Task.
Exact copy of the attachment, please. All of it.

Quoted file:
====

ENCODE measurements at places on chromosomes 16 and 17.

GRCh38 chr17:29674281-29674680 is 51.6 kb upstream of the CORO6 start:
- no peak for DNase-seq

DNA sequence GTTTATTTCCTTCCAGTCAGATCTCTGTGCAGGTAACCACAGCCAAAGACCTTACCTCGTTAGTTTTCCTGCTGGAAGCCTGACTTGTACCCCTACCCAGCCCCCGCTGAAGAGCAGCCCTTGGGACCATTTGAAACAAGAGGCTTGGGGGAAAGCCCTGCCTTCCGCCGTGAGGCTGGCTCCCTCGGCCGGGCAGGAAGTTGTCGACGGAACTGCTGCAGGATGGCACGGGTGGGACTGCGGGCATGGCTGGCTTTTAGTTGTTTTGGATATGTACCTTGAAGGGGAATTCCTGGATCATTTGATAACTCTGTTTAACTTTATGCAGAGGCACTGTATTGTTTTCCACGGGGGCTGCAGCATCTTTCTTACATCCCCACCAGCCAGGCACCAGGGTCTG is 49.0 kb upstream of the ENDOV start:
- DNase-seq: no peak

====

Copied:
ENCODE measurements at places on chromosomes 16 and 17.

GRCh38 chr17:29674281-29674680 is 51.6 kb upstream of the CORO6 start:
- no peak for DNase-seq

DNA sequence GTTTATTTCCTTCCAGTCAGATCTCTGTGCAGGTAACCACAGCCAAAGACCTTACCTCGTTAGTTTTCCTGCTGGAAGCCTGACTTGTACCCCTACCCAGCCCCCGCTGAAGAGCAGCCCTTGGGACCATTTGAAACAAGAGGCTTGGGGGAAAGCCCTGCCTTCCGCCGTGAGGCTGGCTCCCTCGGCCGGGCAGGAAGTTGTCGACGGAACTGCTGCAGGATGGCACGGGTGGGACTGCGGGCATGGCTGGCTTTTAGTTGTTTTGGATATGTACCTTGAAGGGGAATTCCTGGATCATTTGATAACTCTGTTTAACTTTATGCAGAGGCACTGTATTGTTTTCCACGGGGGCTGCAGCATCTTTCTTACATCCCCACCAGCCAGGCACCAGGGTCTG is 49.0 kb upstream of the ENDOV start:
- DNase-seq: no peak